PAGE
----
Basically this is a retelling of the story of Elaine, the Lady of Shalott, but told in verse. I don't really know much about the legend of King Arthur, really, other than what I've seen in a couple movies. I've been meaning to read The Mists of Avalon, but we all know how that goes, so I was pleased to grab this book from my class. It was an interesting story, especially the fact that Elaine was one of the few women living with her father, brothers, and other men at the camp.

Most of the time I liked the writing style, which was verse. It made the book seem much shorter, like Ellen Hopkins's novels, although sometimes I thought the line breaks were odd. I prefer Ellen's books with the shorter poems/stanzas. Song of the Sparrow had full chapters and some of the parts just seemed to go on and on.

I would tentatively recommend Song of the Sparrow if you like both historical fiction and verse novels. I enjoyed the opportunity to try another round at poetry and learn a bit more about the Arthurian legend.

Tuesday, December 11, 2012

Top Ten Tuesday: New Authors

Top Ten Tuesday is a weekly feature hosted by The Broke and the Bookish. This week's topic is:

Top Ten New to Me Authors in 2012 (NOT in order)

1. E. Lockhart (Ruby Oliver series)

2. Beth Revis (Across the Universe series)

3. Marissa Meyer (Cinder)

4. Shannon Hale (Princess Academy, The Goose Girl, Austenland)

5. Ellen Hopkins (Crank, Glass, Burned)

6. Gillian Flynn (Gone Girl)

7. Ruta Sepetys (Between Shades of Gray and Out of the Easy)

8. Jessica Spotswood (Born Wicked)

9. Patrick Ness (The Knife of Never Letting Go and A Monster Calls)

10. Cynthia Hand (Unearthly, Hallowed)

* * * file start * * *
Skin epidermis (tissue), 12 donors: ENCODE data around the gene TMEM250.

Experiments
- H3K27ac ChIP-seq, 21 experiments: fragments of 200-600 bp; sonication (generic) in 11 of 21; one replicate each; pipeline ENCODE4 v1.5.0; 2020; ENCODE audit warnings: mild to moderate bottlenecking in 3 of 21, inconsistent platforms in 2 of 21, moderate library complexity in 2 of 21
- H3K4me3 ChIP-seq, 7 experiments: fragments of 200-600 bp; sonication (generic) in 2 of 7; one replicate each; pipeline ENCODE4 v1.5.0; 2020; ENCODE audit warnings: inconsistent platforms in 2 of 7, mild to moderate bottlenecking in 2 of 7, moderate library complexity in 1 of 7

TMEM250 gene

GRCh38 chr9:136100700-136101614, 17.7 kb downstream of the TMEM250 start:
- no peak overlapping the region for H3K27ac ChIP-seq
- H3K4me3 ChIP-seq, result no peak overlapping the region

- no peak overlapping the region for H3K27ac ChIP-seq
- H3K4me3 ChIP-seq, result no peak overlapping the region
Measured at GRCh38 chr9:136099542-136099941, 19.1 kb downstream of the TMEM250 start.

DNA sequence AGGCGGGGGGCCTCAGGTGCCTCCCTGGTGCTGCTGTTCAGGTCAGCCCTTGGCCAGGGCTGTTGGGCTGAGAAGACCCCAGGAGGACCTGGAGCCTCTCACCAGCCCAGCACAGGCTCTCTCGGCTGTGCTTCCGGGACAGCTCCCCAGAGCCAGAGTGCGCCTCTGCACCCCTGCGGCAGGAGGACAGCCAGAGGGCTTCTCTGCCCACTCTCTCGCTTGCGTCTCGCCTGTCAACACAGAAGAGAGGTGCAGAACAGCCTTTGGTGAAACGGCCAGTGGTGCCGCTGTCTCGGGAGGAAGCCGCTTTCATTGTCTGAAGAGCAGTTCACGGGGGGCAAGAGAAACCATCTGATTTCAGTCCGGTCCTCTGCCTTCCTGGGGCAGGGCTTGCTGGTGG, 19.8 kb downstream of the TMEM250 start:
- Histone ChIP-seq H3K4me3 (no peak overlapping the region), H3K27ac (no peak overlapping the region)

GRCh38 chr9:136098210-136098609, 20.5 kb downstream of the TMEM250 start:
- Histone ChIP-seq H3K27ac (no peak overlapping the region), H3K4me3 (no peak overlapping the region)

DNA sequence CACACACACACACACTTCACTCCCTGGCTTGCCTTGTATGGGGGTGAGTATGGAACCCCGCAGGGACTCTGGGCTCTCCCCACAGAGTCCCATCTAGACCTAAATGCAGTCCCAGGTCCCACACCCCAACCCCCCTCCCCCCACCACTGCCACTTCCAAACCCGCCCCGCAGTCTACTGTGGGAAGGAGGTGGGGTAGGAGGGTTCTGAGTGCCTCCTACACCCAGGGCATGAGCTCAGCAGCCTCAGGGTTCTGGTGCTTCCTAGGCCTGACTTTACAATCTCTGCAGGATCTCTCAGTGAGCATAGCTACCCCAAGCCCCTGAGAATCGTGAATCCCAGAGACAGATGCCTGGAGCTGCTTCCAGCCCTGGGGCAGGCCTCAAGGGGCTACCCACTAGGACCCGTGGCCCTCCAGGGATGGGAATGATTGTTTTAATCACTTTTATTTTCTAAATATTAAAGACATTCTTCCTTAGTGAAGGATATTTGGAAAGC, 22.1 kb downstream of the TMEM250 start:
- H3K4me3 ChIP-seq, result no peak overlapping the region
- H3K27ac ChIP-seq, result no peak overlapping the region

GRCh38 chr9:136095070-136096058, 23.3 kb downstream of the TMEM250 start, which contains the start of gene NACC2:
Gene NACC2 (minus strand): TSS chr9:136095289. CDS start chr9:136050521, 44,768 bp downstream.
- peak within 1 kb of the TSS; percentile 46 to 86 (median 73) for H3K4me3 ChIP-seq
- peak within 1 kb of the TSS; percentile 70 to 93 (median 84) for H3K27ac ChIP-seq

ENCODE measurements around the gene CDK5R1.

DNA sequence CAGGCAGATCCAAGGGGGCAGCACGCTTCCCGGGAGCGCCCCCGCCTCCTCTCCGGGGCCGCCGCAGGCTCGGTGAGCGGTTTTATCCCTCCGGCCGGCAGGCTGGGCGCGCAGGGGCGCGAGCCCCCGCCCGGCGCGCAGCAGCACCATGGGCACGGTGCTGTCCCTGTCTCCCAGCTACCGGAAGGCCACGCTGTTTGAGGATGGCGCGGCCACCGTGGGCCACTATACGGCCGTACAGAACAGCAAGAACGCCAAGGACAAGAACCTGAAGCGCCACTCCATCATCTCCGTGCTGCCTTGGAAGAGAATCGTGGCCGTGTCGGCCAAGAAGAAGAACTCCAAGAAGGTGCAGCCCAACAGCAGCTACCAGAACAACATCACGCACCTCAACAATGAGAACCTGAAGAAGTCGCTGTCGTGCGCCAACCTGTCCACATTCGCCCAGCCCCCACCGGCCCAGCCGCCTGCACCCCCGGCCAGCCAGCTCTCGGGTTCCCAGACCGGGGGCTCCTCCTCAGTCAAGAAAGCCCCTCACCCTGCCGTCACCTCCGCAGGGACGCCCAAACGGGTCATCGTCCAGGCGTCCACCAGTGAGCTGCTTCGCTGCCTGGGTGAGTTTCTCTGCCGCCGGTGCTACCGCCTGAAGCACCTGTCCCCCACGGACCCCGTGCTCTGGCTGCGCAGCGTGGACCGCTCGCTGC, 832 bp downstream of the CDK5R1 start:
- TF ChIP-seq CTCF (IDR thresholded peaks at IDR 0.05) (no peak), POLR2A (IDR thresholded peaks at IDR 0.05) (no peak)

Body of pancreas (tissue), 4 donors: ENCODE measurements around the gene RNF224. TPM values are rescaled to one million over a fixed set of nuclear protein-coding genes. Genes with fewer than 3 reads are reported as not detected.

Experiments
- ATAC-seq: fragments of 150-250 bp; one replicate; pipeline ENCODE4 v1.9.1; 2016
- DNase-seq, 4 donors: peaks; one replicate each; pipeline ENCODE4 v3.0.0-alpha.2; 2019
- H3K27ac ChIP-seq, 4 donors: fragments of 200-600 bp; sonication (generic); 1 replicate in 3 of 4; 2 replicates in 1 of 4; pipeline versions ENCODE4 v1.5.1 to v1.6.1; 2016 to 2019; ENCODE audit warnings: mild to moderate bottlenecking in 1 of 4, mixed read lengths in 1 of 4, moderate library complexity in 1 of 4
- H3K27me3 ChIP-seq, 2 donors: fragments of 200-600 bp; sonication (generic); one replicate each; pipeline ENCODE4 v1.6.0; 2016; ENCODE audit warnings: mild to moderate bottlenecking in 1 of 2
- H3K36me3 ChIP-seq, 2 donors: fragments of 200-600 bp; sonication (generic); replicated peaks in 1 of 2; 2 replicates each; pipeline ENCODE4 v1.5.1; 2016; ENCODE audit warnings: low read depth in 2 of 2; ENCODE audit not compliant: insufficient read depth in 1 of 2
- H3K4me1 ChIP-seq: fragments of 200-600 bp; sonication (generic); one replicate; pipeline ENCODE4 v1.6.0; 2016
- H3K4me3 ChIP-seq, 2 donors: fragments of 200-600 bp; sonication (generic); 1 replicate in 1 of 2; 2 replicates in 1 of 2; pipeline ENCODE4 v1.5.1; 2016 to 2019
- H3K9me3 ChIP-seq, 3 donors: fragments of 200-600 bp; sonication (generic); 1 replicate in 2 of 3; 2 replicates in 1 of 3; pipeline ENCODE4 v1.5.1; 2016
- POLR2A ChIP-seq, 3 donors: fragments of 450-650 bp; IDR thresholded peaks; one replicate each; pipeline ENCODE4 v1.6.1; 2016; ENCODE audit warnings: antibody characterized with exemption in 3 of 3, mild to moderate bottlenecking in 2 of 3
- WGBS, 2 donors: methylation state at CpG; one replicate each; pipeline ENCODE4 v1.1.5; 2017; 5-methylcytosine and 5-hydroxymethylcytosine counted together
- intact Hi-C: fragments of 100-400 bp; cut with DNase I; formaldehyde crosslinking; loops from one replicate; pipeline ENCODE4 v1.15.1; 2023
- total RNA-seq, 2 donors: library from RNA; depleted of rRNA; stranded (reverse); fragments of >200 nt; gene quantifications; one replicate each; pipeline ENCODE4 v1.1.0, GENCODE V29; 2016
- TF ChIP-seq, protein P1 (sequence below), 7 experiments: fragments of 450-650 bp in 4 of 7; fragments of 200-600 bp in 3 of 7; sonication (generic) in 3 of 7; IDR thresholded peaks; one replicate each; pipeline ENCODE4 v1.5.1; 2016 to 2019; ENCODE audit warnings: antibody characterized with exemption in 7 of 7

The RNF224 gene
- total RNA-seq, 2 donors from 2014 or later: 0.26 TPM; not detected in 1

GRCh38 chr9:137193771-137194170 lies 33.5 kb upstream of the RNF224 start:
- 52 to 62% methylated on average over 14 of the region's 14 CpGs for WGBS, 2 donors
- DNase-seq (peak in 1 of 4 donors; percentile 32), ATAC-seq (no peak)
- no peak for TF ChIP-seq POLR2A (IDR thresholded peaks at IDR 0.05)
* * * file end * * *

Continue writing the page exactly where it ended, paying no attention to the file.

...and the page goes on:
It was so hard to narrow it down to 10 authors! Honorable mentions include Donna Cooner, Neal Shusterman, and Trish Doller.

Thursday, December 6, 2012

Review: For Darkness Shows the Stars

Author: Diana Peterfreund
Publish date: June 2012
Source: Library
"It's been several generations since a genetic experiment gone wrong caused the Reduction, decimating humanity and giving rise to a Luddite nobility who outlawed most technology.

Elliot North has always known her place in this world. Four years ago Elliot refused to run away with her childhood sweetheart, the servant Kai, choosing duty to her family's estate over love. Since then the world has changed: a new class of Post-Reductionists is jumpstarting the wheel of progress, and Elliot's estate is foundering, forcing her to rent land to the mysterious Cloud Fleet, a group of shipbuilders that includes renowned explorer Captain Malakai Wentforth--an almost unrecognizable Kai. And while Elliot wonders if this could be their second chance, Kai seems determined to show Elliot exactly what she gave up when she let him go.

But Elliot soon discovers her old friend carries a secret--one that could change their society . . . or bring it to its knees. And again, she's faced with a choice: cling to what she's been raised to believe, or cast her lot with the only boy she's ever loved, even if she's lost him forever.

Inspired by Jane Austen's persuasion, "For Darkness Shows the Stars" is a breathtaking romance about opening your mind to the future and your heart to the one person you know can break it.
" (Goodreads)